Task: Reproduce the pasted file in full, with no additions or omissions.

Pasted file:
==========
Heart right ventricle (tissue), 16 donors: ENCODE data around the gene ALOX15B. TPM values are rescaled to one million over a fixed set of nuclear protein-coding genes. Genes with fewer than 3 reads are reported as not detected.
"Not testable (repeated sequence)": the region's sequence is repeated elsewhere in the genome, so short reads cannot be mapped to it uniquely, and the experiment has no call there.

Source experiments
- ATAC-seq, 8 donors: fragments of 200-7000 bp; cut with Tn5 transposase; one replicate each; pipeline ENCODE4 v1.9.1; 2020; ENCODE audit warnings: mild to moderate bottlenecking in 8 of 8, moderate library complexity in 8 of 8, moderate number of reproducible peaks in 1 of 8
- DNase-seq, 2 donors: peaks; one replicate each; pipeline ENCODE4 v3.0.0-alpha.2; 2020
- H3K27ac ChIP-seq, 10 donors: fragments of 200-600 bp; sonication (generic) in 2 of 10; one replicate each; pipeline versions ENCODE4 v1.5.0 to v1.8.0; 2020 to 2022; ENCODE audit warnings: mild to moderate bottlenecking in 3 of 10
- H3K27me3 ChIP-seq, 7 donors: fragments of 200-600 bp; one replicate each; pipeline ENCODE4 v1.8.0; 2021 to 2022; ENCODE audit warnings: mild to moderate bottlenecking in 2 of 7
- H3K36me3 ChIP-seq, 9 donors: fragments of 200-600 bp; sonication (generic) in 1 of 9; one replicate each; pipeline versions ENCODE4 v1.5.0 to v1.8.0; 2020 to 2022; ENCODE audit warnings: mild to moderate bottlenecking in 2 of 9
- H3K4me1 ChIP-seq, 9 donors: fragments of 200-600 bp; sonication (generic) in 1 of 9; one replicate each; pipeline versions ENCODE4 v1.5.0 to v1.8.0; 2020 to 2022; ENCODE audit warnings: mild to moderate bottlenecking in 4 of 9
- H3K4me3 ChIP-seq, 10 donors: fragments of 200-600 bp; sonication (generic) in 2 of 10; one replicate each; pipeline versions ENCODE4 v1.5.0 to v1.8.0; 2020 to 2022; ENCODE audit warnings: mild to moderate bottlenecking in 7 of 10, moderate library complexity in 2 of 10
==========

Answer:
Heart right ventricle (tissue), 16 donors: ENCODE data around the gene ALOX15B. TPM values are rescaled to one million over a fixed set of nuclear protein-coding genes. Genes with fewer than 3 reads are reported as not detected.
"Not testable (repeated sequence)": the region's sequence is repeated elsewhere in the genome, so short reads cannot be mapped to it uniquely, and the experiment has no call there.

Source experiments
- ATAC-seq, 8 donors: fragments of 200-7000 bp; cut with Tn5 transposase; one replicate each; pipeline ENCODE4 v1.9.1; 2020; ENCODE audit warnings: mild to moderate bottlenecking in 8 of 8, moderate library complexity in 8 of 8, moderate number of reproducible peaks in 1 of 8
- DNase-seq, 2 donors: peaks; one replicate each; pipeline ENCODE4 v3.0.0-alpha.2; 2020
- H3K27ac ChIP-seq, 10 donors: fragments of 200-600 bp; sonication (generic) in 2 of 10; one replicate each; pipeline versions ENCODE4 v1.5.0 to v1.8.0; 2020 to 2022; ENCODE audit warnings: mild to moderate bottlenecking in 3 of 10
- H3K27me3 ChIP-seq, 7 donors: fragments of 200-600 bp; one replicate each; pipeline ENCODE4 v1.8.0; 2021 to 2022; ENCODE audit warnings: mild to moderate bottlenecking in 2 of 7
- H3K36me3 ChIP-seq, 9 donors: fragments of 200-600 bp; sonication (generic) in 1 of 9; one replicate each; pipeline versions ENCODE4 v1.5.0 to v1.8.0; 2020 to 2022; ENCODE audit warnings: mild to moderate bottlenecking in 2 of 9
- H3K4me1 ChIP-seq, 9 donors: fragments of 200-600 bp; sonication (generic) in 1 of 9; one replicate each; pipeline versions ENCODE4 v1.5.0 to v1.8.0; 2020 to 2022; ENCODE audit warnings: mild to moderate bottlenecking in 4 of 9
- H3K4me3 ChIP-seq, 10 donors: fragments of 200-600 bp; sonication (generic) in 2 of 10; one replicate each; pipeline versions ENCODE4 v1.5.0 to v1.8.0; 2020 to 2022; ENCODE audit warnings: mild to moderate bottlenecking in 7 of 10, moderate library complexity in 2 of 10